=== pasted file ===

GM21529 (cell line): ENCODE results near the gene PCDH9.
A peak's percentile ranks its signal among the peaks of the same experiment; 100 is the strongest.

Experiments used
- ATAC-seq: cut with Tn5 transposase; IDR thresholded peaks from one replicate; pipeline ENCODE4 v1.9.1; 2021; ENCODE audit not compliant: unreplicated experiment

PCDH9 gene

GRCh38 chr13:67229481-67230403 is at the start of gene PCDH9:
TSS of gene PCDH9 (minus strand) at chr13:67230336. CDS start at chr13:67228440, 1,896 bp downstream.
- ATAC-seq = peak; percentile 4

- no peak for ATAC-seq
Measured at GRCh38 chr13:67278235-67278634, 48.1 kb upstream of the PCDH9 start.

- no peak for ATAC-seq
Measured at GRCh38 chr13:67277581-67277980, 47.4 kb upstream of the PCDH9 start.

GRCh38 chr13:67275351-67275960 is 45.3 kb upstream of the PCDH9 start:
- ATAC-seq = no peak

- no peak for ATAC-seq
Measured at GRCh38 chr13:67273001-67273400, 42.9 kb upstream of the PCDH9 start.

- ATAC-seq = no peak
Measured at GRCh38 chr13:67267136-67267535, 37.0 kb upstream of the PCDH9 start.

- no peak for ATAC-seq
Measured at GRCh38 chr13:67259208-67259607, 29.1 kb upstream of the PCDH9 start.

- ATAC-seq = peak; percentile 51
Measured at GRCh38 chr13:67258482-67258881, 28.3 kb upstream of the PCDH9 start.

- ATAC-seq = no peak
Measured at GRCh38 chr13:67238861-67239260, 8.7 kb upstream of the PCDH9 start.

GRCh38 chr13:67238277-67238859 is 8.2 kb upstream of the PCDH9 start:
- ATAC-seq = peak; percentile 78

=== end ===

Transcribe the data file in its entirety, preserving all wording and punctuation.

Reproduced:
GM21529 (cell line): ENCODE results near the gene PCDH9.
A peak's percentile ranks its signal among the peaks of the same experiment; 100 is the strongest.

Experiments used
- ATAC-seq: cut with Tn5 transposase; IDR thresholded peaks from one replicate; pipeline ENCODE4 v1.9.1; 2021; ENCODE audit not compliant: unreplicated experiment

PCDH9 gene

GRCh38 chr13:67229481-67230403 is at the start of gene PCDH9:
TSS of gene PCDH9 (minus strand) at chr13:67230336. CDS start at chr13:67228440, 1,896 bp downstream.
- ATAC-seq = peak; percentile 4

- no peak for ATAC-seq
Measured at GRCh38 chr13:67278235-67278634, 48.1 kb upstream of the PCDH9 start.

- no peak for ATAC-seq
Measured at GRCh38 chr13:67277581-67277980, 47.4 kb upstream of the PCDH9 start.

GRCh38 chr13:67275351-67275960 is 45.3 kb upstream of the PCDH9 start:
- ATAC-seq = no peak

- no peak for ATAC-seq
Measured at GRCh38 chr13:67273001-67273400, 42.9 kb upstream of the PCDH9 start.

- ATAC-seq = no peak
Measured at GRCh38 chr13:67267136-67267535, 37.0 kb upstream of the PCDH9 start.

- no peak for ATAC-seq
Measured at GRCh38 chr13:67259208-67259607, 29.1 kb upstream of the PCDH9 start.

- ATAC-seq = peak; percentile 51
Measured at GRCh38 chr13:67258482-67258881, 28.3 kb upstream of the PCDH9 start.

- ATAC-seq = no peak
Measured at GRCh38 chr13:67238861-67239260, 8.7 kb upstream of the PCDH9 start.

GRCh38 chr13:67238277-67238859 is 8.2 kb upstream of the PCDH9 start:
- ATAC-seq = peak; percentile 78